Fittingly, the band have no issue in articulating what their songs mean to them, interpreting them through colour. To Charlie, “It’s not synaesthesia,” but instead a shared visualisation of the imagery which each piece creates, then is assigned to a relative shade or tone. For example, during the band’s fledgling period in Fleet, Charlie describes that, “A lot of the songs we were making at that time I would visualise as purple. I would imagine us in this little purple cloud of dreaminess”.
Since then the sound has developed and so have each song’s individual palette. For Sarah, “‘Quotations’ for us was like yellowy, [and] ‘Frame of Reference’ was super orange and purple.” Of course, this unique and kooky interpretation of their music has potentially humorous consequences, with arguments over how warm or cool each song felt, for example: “That is so red! How is that red? It’s not, it’s so green!”.
Gesturing towards new music and a potential unity in the sound, Charlie contends that the space between these distinct singles is where the rest of an impending album will occupy. What remains consistent in this exciting potential album is how the band collaborates, a process which itself involves its own quirks. This is no truer than in lyric writing, with words a medium of expression which the band unanimously agree is one of their sharpest musical tools.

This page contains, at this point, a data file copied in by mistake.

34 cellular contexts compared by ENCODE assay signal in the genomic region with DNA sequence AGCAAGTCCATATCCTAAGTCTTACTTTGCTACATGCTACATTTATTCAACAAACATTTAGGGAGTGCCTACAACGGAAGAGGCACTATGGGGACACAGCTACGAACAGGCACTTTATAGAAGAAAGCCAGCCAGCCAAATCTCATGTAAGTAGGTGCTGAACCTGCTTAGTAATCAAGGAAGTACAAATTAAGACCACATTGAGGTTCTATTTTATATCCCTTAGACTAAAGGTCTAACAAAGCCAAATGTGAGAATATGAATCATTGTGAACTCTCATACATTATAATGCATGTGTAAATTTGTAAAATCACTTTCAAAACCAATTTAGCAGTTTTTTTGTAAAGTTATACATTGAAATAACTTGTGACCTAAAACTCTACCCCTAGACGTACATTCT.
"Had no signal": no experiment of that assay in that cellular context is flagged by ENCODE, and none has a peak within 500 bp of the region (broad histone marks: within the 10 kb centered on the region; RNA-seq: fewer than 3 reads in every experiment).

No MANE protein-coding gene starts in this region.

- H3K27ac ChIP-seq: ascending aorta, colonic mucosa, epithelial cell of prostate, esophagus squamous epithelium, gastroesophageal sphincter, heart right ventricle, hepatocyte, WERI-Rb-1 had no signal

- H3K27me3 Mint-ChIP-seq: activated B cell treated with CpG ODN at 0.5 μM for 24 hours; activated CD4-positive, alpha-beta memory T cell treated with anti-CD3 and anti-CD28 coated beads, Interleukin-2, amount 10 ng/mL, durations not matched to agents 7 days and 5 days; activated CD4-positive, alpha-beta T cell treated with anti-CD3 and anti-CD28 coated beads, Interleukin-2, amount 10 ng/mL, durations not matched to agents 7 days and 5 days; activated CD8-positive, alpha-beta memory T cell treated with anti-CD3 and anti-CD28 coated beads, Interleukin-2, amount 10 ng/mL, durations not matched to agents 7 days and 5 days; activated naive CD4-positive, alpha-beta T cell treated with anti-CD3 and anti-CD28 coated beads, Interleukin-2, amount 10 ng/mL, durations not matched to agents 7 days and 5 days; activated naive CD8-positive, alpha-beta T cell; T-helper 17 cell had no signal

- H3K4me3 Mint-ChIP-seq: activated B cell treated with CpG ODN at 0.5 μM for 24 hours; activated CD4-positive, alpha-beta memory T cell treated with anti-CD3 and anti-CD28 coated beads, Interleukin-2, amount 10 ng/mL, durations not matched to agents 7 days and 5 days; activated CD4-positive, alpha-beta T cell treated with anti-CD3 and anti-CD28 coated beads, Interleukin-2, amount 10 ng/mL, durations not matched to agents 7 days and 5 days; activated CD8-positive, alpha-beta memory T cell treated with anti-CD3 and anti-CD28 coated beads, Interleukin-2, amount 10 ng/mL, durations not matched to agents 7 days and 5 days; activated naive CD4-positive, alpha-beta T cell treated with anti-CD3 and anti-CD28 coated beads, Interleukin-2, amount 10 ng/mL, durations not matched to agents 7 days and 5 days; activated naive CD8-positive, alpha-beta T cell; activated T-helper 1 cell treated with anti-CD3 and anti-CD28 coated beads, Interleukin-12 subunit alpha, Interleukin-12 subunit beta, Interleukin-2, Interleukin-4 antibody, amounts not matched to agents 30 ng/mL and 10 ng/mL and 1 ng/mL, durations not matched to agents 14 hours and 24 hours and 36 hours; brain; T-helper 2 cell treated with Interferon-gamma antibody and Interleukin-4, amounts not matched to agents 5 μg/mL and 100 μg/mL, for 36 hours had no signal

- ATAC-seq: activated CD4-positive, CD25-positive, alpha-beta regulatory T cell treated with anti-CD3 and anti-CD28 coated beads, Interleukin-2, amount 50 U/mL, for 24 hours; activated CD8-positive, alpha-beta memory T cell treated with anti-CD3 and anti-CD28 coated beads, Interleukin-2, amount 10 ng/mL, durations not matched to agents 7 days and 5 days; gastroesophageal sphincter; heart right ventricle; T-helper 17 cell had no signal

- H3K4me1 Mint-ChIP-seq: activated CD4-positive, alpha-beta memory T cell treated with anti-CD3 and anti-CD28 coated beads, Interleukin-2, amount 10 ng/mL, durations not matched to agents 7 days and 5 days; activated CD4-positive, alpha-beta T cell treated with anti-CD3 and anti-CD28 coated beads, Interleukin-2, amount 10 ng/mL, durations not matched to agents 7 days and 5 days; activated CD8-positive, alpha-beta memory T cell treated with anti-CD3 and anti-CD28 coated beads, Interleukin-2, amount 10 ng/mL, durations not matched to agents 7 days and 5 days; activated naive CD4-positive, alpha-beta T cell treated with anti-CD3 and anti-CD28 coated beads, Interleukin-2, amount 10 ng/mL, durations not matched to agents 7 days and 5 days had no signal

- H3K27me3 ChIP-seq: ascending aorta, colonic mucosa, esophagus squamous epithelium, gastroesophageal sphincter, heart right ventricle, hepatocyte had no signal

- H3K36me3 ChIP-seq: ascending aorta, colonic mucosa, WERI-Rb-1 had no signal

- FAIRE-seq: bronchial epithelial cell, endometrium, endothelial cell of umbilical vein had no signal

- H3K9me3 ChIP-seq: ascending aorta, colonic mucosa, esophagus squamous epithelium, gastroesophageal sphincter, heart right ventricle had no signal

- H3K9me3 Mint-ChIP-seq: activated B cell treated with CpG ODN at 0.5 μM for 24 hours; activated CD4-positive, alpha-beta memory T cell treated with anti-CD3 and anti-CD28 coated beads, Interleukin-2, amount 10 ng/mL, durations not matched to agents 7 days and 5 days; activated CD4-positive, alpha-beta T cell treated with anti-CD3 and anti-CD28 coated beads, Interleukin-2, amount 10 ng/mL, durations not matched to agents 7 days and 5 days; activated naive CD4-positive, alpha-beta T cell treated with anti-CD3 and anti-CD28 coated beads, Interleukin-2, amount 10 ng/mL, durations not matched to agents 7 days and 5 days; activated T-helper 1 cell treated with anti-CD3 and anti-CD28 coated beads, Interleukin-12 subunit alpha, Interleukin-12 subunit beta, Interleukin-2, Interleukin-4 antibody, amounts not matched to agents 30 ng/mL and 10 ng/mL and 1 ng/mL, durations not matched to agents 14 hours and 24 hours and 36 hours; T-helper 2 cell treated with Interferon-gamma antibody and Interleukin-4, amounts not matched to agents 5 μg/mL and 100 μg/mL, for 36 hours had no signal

This is most vivid in sentiments such as, “you look best in high contrast” from “Frame of Reference”, or the song title “Quotations for Locations” which was discovered by Sarah whilst leafing through reams of ‘60s Tech Magazines and ‘80s teen magazines.
In pursuit of imagery, Sarah cuts out phrases and lines and transplants them to A3 paper, “It’s an interesting atmosphere of which I am then within and then I can write within.” To this end, she says, “It’s good to have words in front of you because you’re not actively in that moment trying to grab onto something, and you're allowing those words to be a medium to reach for something else.” These expatriated lyrics are then beautifully complimented by Charlie’s basslines which, by his own concession, are guitar influenced and seek to occupy the less of the lower end of the mix, leaving more space for Jonny’s drumming to shine through.
Inevitably, Fleet has proved to be too small a canvas for the musical stylings of Drug Store Romeos who are now all living in London, having heeded the suburban warning to either “get out or stay in”. The band chose the latter and have since occupied the London venues, playing two shows a day, three nights a week.
They also recently embarked on a tour in support of indie darlings The Orielles, a step into the world of larger venues. Charlie recalls, “We felt like a real band, playing to lots of people” as well as being forced to adapt to this new setting and the Rockstar-isms of being confronted in smoking areas for autographs.
Drug Store Romeos occupy a compelling space, certainly on the precipice of new and exciting things for indie music, but spatially somewhere in between the cosmopolitan trappings of the London scene and their leafy commuter town beginnings. This is one of their greatest strengths, along with the friendship that clearly exists between the three members. Sarah succinctly concludes: “We weren’t really within a scene so we weren’t influenced by a movement of music. That's why we are so different to most of the bands in London, because we just had ourselves.”